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Old 02-21-2004, 12:32 AM   #1
allenpanther
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I wounded my system with fdisk...


I decided to try and increase the size of one of my partitions, and deleted a couple that I don't use that were next to it in preparation to expanding it somehow. hdb6 was full, and hdb7 and hdb8 were empty, so I killed the latter two with fdisk. Unfortunately I didn't think far enough ahead, and now the ( rather important ) hdb9 is hdb7 and my system just keeps blinking at me in dumb amazement that I could be so short-sighted.

I actually boot off of hdc2, but it doesn't get there...although it appears to be trying very hard.

Is there a simple way for me to restore the old partition table, or ( preferably ) explain the new layout to hdc2? I have floppy boot disc, but don't really know how to use it wisely, and I understand that the RedHat9 install CD1 has a repair function...?

Thanks....(..?)

Allen
 
Old 02-21-2004, 12:34 AM   #2
allenpanther
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typo in posting...I boot off of hdc using GRUB.
 
Old 02-21-2004, 05:37 AM   #3
Rick485
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If you deleted hdb7 and hdb8 then what was hdb9 would now be hdb7. You already realize that. If you want hdb7 to once again be hdb9 then you will need to recreate the two partitions that you removed. On my computer, I normally have one copy of Linux on hda and two more copies of Linux on hdb. If at least one copy is working I can use it to access other partitions or even create new ones.

I also have Partion Magic on my computer and it boots up before choosing which operating system to use. It can easily create, remove or resize partitions. I have made the same mistake you did and was able to easily solve it with Partition Magic. I will assume that you do not have that installed.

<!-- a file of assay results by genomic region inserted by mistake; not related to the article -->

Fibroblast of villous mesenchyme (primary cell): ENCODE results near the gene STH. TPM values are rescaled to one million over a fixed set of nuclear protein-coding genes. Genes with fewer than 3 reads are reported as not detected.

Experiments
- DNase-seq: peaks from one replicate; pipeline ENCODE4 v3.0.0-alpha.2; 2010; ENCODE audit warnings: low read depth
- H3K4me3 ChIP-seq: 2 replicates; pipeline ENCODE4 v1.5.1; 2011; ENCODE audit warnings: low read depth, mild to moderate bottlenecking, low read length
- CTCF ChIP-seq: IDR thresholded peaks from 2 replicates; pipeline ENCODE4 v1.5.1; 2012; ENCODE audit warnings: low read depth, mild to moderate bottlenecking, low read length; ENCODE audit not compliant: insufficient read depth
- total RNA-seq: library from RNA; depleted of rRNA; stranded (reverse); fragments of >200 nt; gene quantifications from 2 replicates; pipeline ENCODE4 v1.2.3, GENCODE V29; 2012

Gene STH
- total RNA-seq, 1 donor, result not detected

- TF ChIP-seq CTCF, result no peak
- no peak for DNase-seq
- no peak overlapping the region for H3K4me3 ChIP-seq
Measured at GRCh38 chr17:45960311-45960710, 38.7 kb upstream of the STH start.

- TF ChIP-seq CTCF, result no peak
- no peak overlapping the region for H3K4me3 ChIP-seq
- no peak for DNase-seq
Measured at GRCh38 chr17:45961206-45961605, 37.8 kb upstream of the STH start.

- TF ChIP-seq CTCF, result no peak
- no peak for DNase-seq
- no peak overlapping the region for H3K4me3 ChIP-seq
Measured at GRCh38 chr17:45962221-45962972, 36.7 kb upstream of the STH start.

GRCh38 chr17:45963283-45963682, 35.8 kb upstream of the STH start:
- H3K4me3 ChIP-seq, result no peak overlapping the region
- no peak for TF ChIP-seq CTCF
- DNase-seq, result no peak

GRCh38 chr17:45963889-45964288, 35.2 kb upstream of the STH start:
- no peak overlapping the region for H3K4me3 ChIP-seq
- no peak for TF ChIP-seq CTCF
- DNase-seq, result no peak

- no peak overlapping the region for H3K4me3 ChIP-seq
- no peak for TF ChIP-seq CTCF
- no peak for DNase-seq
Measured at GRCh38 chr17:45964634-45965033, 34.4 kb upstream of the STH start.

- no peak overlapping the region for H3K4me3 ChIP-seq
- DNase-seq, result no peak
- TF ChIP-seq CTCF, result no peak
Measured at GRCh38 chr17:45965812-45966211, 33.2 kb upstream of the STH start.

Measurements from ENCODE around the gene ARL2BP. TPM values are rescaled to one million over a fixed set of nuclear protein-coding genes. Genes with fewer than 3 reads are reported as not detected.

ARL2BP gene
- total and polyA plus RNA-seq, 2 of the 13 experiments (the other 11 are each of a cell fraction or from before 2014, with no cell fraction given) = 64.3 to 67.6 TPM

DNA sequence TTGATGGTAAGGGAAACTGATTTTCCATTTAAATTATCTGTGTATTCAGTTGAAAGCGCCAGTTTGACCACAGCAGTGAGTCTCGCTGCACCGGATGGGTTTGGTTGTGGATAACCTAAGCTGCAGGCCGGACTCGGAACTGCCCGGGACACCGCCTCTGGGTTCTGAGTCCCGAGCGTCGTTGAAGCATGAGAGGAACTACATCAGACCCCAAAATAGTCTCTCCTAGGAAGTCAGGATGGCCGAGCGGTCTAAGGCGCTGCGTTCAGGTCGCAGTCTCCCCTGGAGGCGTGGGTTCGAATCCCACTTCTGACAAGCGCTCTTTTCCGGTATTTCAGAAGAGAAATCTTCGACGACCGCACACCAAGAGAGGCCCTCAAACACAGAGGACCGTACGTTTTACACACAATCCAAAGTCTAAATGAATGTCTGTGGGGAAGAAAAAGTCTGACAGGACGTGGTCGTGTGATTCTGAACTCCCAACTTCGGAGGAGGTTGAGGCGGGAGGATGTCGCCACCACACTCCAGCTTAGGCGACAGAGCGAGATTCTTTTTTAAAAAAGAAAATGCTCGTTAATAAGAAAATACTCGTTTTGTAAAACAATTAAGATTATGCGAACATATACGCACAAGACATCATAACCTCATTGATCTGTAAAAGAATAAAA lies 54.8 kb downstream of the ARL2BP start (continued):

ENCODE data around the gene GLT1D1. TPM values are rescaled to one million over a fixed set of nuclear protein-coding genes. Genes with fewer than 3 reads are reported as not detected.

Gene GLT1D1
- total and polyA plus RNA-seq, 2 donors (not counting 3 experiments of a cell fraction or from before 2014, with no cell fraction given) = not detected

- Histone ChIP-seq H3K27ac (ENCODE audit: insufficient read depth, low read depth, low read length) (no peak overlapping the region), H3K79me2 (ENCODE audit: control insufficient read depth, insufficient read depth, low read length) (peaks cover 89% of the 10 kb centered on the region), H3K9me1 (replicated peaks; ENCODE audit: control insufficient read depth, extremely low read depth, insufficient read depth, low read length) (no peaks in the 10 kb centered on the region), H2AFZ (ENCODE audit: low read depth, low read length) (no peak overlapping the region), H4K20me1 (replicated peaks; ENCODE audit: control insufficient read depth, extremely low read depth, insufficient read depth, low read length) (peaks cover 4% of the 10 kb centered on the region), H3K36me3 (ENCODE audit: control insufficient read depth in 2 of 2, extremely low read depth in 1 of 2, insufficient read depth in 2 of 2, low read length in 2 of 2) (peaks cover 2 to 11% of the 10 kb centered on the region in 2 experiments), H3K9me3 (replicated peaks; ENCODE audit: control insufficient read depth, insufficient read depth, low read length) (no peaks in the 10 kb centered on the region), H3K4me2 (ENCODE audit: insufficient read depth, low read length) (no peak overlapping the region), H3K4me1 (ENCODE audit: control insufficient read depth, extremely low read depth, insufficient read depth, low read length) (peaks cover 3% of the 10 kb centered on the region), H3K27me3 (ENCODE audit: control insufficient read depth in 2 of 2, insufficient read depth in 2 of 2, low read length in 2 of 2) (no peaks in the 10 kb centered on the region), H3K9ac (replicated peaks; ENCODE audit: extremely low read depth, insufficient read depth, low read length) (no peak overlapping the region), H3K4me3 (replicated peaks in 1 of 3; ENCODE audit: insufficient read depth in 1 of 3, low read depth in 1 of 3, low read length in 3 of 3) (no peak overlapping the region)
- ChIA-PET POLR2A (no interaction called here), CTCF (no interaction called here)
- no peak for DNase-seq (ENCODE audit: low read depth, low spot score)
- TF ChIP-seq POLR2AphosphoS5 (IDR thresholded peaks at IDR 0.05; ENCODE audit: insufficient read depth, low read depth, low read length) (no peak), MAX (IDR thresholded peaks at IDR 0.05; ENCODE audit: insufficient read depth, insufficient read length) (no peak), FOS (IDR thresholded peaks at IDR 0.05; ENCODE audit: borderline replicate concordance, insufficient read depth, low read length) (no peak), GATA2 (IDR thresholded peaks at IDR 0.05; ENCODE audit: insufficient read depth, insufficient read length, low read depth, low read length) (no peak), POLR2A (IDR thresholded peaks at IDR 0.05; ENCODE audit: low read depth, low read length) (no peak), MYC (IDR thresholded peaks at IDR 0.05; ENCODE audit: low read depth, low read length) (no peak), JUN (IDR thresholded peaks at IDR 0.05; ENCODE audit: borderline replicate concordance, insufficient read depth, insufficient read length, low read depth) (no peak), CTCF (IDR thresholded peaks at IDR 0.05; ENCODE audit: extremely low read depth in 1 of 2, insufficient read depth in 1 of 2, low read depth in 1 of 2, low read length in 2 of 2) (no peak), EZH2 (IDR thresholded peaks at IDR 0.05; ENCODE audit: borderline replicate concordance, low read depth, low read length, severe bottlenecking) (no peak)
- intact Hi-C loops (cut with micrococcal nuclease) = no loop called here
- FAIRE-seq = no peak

The next possible solution would be to use something like fdisk, cfdisk or Disk Druid to recreate the missing partitions. Installation programs for Linux usually have you use those at some point. If you have Windows installed it could even be used to create two partions to fill that space. You could later change them to something different than what Windows would format them as.

Another option is to use an extra computer with LInux and temporarily transplant the harddrive to the it to do the repair work. If you do that, you might possibly need to temporarily change a jumper on the harddrive. I am familiar with jumper settings.

It would probably also be possible to use a live distro which is on a CD to boot your computer and edit what Linux thinks is which partition. I am not sure if the /etc/fstab file is all that would need to be edited. Perhaps some file for GRUB would need to be edited. I do not know how to edit GRUB the bootloader.

Was hdb7 and hdb8 not being used for anything by Linux? What was hdb9 being used for? Are you just trying to save the data on that partition or are you trying to make that copy of Linux work again. If you are only trying to save the data you could install another copy of Linux while leaving that partition untouched. Afterwards, you could edit your fstab file to mount the partition. If it then doesn't think you have the correct permissions to access the data, that is easy to sove.

I am surprised that your harddrive is hdc. That means that you have it mounted in the master position of your 2nd IDE cable. Where is your CD-ROM drive? Is anything on hdb? Not that that really matters for what you are trying to do. Perhaps your boot disk could be edited so that it would work. I know how to edit Windows 2000 boot disks but do not know how to edit a Linux boot disk. There are several possibilities solutions.
 
Old 02-21-2004, 05:42 AM   #4
Rick485
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You also mentioned the repair feature on the Red Hat 9 installation CD. I forgot to mention that I have never tried that.
 
  


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